Sunk: The Incredible Truth About A Ship That Never Should Have Sailed (February 2013), by Kathryn Miles for Outside“When the Bounty went down during Hurricane Sandy, millions watched on TV as the Coast Guard rescued 14 survivors—but couldn’t save the captain and one of his crew. A huge question lingered in the aftermath: what was this vessel—a leaking replica built in 1960 for the film Mutiny on the Bounty—doing in the eye of the storm?”

Mad Max (February 2013), by Chris Roberts for San Francisco Magazine“He was smart enough to (allegedly) steal a celebrity chef’s Lamborghini from a San Francisco dealership. He was dumb enough to (allegedly) stage a drive-by shooting in broad daylight in Mill Valley. Who is Max Wade? And how the hell did a kid like him get into all this trouble?”

Pretty Babies (June 1997), by Julia Reed for Vogue – Inspired by the recent JonBenet Ramsey murder, a piece about the world of child beauty pageants and the parents of the infants who compete in them.


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Riese

Marie Lyn Bernard, aka Riese, is an award-winning writer, blogger, journalist, fictionist, copywriter, video-maker and aspiring cyber-performance artist who grew up in the midwest, lost her mind in New York City and is currently making it work in California. Her work has appeared in nine books including "The Bigger the Better, The Tighter The Sweater: 21 Funny Women on Beauty, Body Image and The Hazards of Being Female," "Dirty Girls," and "The Best American Erotica of 2007," magazines including Nylon, Marie Claire, GO, Curve, Interlude, and CollegeBound, and all over the web including nerve.com, Jezebel, Queerty, Emily Books and OurChart (RIP). She was the recapper for The L Word Online and host of Showtime’s Lezberado and her personal blog has earned many dubious honors including Best Personal Blog 2008. Riese has spoken about blogging, community-building, feminism, cyberculture and sexuality at places like BlogHer, Yale, New York University, The University of Chicago and The Museum of Sex. A graduate of the University of Michigan, Interlochen Arts Academy and The Olive Garden's week-long training intensive; she enjoys eating foods, having big ideas, reading books & talking to her stuffed dog, Tinkerbell. Also, she's Jewish. Follow her smokin’ hot adventures on twitter. Contact: riese[at]autostraddle.com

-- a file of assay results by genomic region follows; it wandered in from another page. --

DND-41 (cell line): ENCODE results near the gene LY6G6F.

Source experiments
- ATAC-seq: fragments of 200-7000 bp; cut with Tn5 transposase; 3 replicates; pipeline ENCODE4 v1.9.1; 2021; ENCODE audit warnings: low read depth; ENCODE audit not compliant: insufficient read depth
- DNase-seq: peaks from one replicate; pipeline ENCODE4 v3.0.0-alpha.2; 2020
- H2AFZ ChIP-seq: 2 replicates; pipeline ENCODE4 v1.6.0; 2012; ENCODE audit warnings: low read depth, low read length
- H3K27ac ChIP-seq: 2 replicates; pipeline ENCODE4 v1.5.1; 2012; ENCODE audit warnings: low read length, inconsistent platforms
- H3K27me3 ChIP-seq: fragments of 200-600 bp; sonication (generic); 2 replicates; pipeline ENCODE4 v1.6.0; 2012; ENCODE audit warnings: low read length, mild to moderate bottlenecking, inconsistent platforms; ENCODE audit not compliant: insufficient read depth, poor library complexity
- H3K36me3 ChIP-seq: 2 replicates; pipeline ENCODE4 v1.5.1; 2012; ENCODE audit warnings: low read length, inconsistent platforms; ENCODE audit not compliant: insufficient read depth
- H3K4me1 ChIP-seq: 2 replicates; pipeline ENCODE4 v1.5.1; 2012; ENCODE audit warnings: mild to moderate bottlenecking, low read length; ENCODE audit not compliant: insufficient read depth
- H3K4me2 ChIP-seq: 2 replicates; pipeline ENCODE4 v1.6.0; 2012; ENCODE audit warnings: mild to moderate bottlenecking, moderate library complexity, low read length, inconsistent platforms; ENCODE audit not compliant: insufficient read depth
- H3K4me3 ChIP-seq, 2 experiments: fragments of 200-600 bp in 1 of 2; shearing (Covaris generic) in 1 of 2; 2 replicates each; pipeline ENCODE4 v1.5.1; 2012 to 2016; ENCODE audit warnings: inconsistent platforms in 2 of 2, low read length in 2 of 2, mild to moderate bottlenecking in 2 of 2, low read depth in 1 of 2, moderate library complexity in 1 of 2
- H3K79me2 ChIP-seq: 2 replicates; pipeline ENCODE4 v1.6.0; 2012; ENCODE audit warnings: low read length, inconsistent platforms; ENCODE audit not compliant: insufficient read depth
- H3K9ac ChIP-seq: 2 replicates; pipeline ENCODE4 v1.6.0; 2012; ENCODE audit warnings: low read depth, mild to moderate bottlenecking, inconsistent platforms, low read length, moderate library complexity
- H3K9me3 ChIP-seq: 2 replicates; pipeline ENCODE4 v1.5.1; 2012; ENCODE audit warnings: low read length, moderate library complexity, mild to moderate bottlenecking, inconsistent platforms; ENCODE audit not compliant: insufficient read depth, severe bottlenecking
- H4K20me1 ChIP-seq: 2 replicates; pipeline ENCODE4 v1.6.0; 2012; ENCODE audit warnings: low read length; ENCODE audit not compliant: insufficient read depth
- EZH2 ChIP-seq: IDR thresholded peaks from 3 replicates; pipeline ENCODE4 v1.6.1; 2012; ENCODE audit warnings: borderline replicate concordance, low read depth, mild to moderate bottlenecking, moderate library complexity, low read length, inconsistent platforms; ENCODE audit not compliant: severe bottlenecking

Riese has written 2896 articles for us.

8 Comments

  1. I cried the entire time while reading the girls in the hood article. I wanted to smash my computer and hit it against my wall until the article didn’t exist anymore. I think it’s disgusting that they’re even getting any media attention, and completely horrifying that they’re trying to justify their hatred by saying they don’t hate. All I can say is this is completely fucked up. Their children should be taken away from them, it’s a cult.

  2. The story on Adalia Rose almost made me cry.

    “Pretty Babies” was eye-opening. I will never understand why parents enter their children in pageants before they’re old enough to even consider making a decision.

    There are no words for the ‘Girls In the Hood’ article.

  3. i just wanted to say that this has become one of my favorite columns here on AS. in the past i skimmed or skipped, for whatever reason, but i’m glad that’s changed – you pick the best articles, riese. i constantly feel like i’m learning something new. thank you!!

  4. I find it weird that in the pageant article the author notes that it’s a) a trend and b) a positive trend that lots of ex-pageant queens work to “put their husbands through school”, is this a thing that happens/happened in 1997?